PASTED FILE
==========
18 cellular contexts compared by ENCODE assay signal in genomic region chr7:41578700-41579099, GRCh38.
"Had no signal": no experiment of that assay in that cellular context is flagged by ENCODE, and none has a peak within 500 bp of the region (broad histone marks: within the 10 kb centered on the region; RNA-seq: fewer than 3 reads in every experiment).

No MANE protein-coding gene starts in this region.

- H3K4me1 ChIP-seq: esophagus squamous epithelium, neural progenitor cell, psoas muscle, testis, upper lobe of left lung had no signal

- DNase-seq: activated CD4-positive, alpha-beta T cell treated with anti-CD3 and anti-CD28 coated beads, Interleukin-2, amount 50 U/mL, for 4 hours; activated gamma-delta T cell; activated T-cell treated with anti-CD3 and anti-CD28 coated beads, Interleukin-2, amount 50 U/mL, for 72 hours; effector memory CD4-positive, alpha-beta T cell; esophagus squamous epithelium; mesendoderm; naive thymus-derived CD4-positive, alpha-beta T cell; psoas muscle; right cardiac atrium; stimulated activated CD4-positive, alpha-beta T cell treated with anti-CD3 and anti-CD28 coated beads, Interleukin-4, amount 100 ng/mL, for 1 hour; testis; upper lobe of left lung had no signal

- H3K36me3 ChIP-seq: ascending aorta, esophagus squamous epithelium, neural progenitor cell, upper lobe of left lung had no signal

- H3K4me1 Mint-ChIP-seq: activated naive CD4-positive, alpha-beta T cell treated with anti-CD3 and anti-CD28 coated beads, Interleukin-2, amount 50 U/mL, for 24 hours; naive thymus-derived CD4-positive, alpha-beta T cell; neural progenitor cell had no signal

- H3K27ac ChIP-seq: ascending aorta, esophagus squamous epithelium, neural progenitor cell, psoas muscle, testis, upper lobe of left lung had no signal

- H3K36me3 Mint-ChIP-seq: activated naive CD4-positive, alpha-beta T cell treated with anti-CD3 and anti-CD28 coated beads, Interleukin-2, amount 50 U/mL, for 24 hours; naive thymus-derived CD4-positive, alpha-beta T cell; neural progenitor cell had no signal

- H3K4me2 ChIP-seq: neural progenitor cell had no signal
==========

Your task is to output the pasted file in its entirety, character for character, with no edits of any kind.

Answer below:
18 cellular contexts compared by ENCODE assay signal in genomic region chr7:41578700-41579099, GRCh38.
"Had no signal": no experiment of that assay in that cellular context is flagged by ENCODE, and none has a peak within 500 bp of the region (broad histone marks: within the 10 kb centered on the region; RNA-seq: fewer than 3 reads in every experiment).

No MANE protein-coding gene starts in this region.

- H3K4me1 ChIP-seq: esophagus squamous epithelium, neural progenitor cell, psoas muscle, testis, upper lobe of left lung had no signal

- DNase-seq: activated CD4-positive, alpha-beta T cell treated with anti-CD3 and anti-CD28 coated beads, Interleukin-2, amount 50 U/mL, for 4 hours; activated gamma-delta T cell; activated T-cell treated with anti-CD3 and anti-CD28 coated beads, Interleukin-2, amount 50 U/mL, for 72 hours; effector memory CD4-positive, alpha-beta T cell; esophagus squamous epithelium; mesendoderm; naive thymus-derived CD4-positive, alpha-beta T cell; psoas muscle; right cardiac atrium; stimulated activated CD4-positive, alpha-beta T cell treated with anti-CD3 and anti-CD28 coated beads, Interleukin-4, amount 100 ng/mL, for 1 hour; testis; upper lobe of left lung had no signal

- H3K36me3 ChIP-seq: ascending aorta, esophagus squamous epithelium, neural progenitor cell, upper lobe of left lung had no signal

- H3K4me1 Mint-ChIP-seq: activated naive CD4-positive, alpha-beta T cell treated with anti-CD3 and anti-CD28 coated beads, Interleukin-2, amount 50 U/mL, for 24 hours; naive thymus-derived CD4-positive, alpha-beta T cell; neural progenitor cell had no signal

- H3K27ac ChIP-seq: ascending aorta, esophagus squamous epithelium, neural progenitor cell, psoas muscle, testis, upper lobe of left lung had no signal

- H3K36me3 Mint-ChIP-seq: activated naive CD4-positive, alpha-beta T cell treated with anti-CD3 and anti-CD28 coated beads, Interleukin-2, amount 50 U/mL, for 24 hours; naive thymus-derived CD4-positive, alpha-beta T cell; neural progenitor cell had no signal

- H3K4me2 ChIP-seq: neural progenitor cell had no signal